Something about Jakob’s video started me thinking about older apps, apps that haven’t been updated for a while and that we, as a community might think are abandoned (although that’s a different debate really), and what we do with them.

Often I think that the mobile music community is overly obsessed with the ‘new’. New apps, new devices, new ways of connecting things (i.e. AU). But that we don’t spend enough time thinking about how we use existing apps. Perhaps it is simply because I spend a lot of time talking about and posting about what’s new and that my view is somewhat skewed as a result, but I think that there’s a lesson here about using what’s good for what you want to do, and also about getting the best out of a piece of software and using it for what it is.

There are a bunch of apps that I go back to regularly because they simply fit my workflow. Some get updates, on occasion. Others, not so much. Some I suspect will never be updated. But that’s ok. Just because something doesn’t move forward doesn’t mean that it’s no good. Developers stop updating things for a host of reasons. Many of which we will never get to know about, but what they made in the first place is worth celebrating. Bhajis Loops is a good example. Palm OS is long gone, but Bhajis is still one of those things that works really well and does some amazing things and is never going to be updated, moved to another platform, or anything else. But it’s still great.

So, what am I saying here? I guess I’m saying that it is perhaps important to focus on what something does rather than what it could do but hasn’t been updated to do (possibly as yet), and work with what you have. Older doesn’t mean bad. It just means older.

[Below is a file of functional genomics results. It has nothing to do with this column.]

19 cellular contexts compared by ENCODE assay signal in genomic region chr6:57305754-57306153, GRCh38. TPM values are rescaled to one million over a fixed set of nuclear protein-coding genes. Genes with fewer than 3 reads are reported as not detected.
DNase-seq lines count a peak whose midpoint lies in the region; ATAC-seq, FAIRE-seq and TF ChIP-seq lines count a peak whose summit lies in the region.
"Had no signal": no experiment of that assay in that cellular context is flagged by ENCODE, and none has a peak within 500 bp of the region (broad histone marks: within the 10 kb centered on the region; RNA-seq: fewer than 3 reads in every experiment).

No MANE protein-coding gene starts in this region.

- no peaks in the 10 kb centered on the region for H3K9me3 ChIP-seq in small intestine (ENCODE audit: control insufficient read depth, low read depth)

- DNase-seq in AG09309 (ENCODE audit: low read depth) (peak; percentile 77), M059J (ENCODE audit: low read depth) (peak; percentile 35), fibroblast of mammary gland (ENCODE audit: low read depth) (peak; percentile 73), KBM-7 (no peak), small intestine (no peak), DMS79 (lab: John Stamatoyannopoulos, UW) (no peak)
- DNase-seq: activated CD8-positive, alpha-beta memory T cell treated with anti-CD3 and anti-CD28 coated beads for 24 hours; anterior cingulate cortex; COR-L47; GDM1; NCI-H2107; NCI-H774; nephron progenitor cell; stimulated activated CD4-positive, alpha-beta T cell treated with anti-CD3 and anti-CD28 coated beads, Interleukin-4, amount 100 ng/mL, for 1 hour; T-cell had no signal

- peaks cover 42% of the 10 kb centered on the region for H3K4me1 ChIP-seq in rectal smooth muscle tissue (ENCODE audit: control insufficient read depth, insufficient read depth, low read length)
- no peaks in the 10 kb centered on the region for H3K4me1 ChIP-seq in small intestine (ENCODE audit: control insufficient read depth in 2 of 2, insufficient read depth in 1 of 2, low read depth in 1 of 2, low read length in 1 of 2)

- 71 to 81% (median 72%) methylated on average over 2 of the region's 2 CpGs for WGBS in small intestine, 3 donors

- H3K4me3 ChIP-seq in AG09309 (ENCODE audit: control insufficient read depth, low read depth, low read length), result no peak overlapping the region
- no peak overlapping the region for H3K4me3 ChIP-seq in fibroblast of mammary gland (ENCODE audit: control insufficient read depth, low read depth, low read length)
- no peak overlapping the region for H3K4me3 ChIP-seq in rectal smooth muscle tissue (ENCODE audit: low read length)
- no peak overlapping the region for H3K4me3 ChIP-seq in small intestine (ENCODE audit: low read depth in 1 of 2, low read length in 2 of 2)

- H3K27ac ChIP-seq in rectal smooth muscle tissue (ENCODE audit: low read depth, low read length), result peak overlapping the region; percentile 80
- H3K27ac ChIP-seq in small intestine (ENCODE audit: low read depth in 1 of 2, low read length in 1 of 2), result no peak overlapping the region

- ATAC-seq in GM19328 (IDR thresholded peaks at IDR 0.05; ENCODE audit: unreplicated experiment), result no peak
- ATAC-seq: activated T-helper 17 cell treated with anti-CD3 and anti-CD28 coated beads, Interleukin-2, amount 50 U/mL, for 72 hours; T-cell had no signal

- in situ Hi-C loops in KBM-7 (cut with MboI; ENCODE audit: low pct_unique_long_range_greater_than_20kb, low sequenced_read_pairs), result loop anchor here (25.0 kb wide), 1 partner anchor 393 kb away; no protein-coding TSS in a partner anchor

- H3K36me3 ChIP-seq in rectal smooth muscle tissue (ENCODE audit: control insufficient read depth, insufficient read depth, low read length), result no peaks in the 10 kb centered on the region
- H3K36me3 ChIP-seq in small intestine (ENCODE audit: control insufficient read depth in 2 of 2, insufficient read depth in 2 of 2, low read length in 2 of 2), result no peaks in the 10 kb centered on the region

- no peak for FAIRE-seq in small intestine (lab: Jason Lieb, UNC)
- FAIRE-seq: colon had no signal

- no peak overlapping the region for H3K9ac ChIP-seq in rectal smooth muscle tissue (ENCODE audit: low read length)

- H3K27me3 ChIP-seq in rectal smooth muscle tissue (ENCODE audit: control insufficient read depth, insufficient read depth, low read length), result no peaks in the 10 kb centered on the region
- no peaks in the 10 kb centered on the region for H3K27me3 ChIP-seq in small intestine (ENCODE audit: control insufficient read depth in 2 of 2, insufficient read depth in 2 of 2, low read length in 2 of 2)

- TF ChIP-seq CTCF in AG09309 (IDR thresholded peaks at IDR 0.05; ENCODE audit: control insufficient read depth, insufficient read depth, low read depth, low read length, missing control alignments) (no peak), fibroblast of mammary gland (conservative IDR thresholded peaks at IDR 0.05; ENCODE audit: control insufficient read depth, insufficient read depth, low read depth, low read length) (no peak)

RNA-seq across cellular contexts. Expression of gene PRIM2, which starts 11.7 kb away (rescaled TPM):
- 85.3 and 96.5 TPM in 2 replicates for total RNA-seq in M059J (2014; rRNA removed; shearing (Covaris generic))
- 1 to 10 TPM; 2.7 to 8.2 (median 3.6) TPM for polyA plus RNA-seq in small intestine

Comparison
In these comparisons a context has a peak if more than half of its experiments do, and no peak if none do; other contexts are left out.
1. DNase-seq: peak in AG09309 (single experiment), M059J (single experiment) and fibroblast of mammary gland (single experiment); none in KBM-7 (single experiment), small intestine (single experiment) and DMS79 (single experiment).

Food for thought? Possibly, but probably just time for a few revisits. That’s my take anyway.

2 comments

  1. Great post! I think maybe we think too easily of software as disposable, or anything digital really. It doesn’t have the same perceived value because it’s not tangible. My biggest concern with older apps isn’t so much that they aren’t updated, but that a new version of iOS might come out (or Android or whatever) that totally breaks an older app. This happened to me with Looptwister 🙁 I used that quite a bit.

    “Older doesn’t mean bad. It just means older.” — well put! Think about ANY vintage synth, or a fine wine lol. I’d still rock out with my old school Electribe A and M, or RM1x if I still had em…

  2. Agreed! There are quite a few apps that I adored that I abandoned because of a lack of updates. Fingerbeat I thought was long dead and then suddenly it came back and was 10’times better!

    I use nanostudio on the daily. It’s still the most sonically dynamic app I own. It plays very well with other apps too! I’m just so entrenched in its workflow. However blip interactive, while I know full well are working on something new, have let this wonderful app get a bit dusty. There are a few key features ( such as audio tracks, full midi learn for transport controls, or a step sequencer) that would make this one of the only apps I use. It keeps me searching for new apps to fill in the gaps in my workflow, but nanostudio is such a powerhouse and a familiar flow…. I’ll always keep coming back

    On a side note, I use my iPad a ton for visual art too…. And Adobe’s abandoning of Adobe ideas was my greatest tragedy yet. It was the best workflow for vector graphics on the iPad. It just works better then their new alternative. However when I updated my OS, I lost not only access to the app….. But ALL THE FU***NG ART I MADE IN THE PROGRAM. Here’s where planned obsolescence is a dishonor to your customers. It’s support like this that made me abandon Adobe for other apps.

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